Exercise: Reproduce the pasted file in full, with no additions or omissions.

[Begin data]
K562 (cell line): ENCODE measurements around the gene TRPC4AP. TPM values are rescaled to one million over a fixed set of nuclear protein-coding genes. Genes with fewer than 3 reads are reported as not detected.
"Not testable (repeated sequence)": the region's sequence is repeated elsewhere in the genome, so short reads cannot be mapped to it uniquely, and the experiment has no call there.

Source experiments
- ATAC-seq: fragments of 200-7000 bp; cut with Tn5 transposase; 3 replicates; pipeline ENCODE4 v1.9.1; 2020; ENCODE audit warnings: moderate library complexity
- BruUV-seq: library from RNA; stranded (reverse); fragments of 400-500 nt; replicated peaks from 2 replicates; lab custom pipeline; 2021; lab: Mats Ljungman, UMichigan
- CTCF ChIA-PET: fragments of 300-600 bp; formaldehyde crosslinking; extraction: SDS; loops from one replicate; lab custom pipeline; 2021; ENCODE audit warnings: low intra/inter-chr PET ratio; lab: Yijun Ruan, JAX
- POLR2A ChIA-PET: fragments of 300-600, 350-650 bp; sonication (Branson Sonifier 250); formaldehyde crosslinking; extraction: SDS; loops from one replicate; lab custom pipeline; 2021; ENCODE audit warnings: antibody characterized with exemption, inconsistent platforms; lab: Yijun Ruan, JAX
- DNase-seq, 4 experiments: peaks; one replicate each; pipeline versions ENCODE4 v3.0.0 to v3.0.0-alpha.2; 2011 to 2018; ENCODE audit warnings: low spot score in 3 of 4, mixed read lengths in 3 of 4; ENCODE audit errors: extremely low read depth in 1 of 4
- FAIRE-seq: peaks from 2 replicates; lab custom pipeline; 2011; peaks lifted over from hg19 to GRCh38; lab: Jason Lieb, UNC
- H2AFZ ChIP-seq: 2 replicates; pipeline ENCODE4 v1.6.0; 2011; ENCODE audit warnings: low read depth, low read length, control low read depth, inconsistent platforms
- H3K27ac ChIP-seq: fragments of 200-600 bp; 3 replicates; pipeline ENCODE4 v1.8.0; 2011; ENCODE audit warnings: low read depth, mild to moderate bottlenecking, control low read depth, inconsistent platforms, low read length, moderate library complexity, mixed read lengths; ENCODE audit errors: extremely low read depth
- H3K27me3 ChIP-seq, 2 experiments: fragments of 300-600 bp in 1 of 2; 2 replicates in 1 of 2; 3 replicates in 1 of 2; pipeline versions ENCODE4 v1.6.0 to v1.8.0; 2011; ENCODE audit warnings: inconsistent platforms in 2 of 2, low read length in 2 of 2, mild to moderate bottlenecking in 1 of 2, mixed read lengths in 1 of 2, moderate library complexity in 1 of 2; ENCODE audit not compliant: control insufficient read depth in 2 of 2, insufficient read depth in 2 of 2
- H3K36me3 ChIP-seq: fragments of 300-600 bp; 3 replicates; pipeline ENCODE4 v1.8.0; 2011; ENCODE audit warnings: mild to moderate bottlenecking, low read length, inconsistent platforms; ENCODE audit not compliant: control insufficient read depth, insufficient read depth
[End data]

K562 (cell line): ENCODE measurements around the gene TRPC4AP. TPM values are rescaled to one million over a fixed set of nuclear protein-coding genes. Genes with fewer than 3 reads are reported as not detected.
"Not testable (repeated sequence)": the region's sequence is repeated elsewhere in the genome, so short reads cannot be mapped to it uniquely, and the experiment has no call there.

Source experiments
- ATAC-seq: fragments of 200-7000 bp; cut with Tn5 transposase; 3 replicates; pipeline ENCODE4 v1.9.1; 2020; ENCODE audit warnings: moderate library complexity
- BruUV-seq: library from RNA; stranded (reverse); fragments of 400-500 nt; replicated peaks from 2 replicates; lab custom pipeline; 2021; lab: Mats Ljungman, UMichigan
- CTCF ChIA-PET: fragments of 300-600 bp; formaldehyde crosslinking; extraction: SDS; loops from one replicate; lab custom pipeline; 2021; ENCODE audit warnings: low intra/inter-chr PET ratio; lab: Yijun Ruan, JAX
- POLR2A ChIA-PET: fragments of 300-600, 350-650 bp; sonication (Branson Sonifier 250); formaldehyde crosslinking; extraction: SDS; loops from one replicate; lab custom pipeline; 2021; ENCODE audit warnings: antibody characterized with exemption, inconsistent platforms; lab: Yijun Ruan, JAX
- DNase-seq, 4 experiments: peaks; one replicate each; pipeline versions ENCODE4 v3.0.0 to v3.0.0-alpha.2; 2011 to 2018; ENCODE audit warnings: low spot score in 3 of 4, mixed read lengths in 3 of 4; ENCODE audit errors: extremely low read depth in 1 of 4
- FAIRE-seq: peaks from 2 replicates; lab custom pipeline; 2011; peaks lifted over from hg19 to GRCh38; lab: Jason Lieb, UNC
- H2AFZ ChIP-seq: 2 replicates; pipeline ENCODE4 v1.6.0; 2011; ENCODE audit warnings: low read depth, low read length, control low read depth, inconsistent platforms
- H3K27ac ChIP-seq: fragments of 200-600 bp; 3 replicates; pipeline ENCODE4 v1.8.0; 2011; ENCODE audit warnings: low read depth, mild to moderate bottlenecking, control low read depth, inconsistent platforms, low read length, moderate library complexity, mixed read lengths; ENCODE audit errors: extremely low read depth
- H3K27me3 ChIP-seq, 2 experiments: fragments of 300-600 bp in 1 of 2; 2 replicates in 1 of 2; 3 replicates in 1 of 2; pipeline versions ENCODE4 v1.6.0 to v1.8.0; 2011; ENCODE audit warnings: inconsistent platforms in 2 of 2, low read length in 2 of 2, mild to moderate bottlenecking in 1 of 2, mixed read lengths in 1 of 2, moderate library complexity in 1 of 2; ENCODE audit not compliant: control insufficient read depth in 2 of 2, insufficient read depth in 2 of 2
- H3K36me3 ChIP-seq: fragments of 300-600 bp; 3 replicates; pipeline ENCODE4 v1.8.0; 2011; ENCODE audit warnings: mild to moderate bottlenecking, low read length, inconsistent platforms; ENCODE audit not compliant: control insufficient read depth, insufficient read depth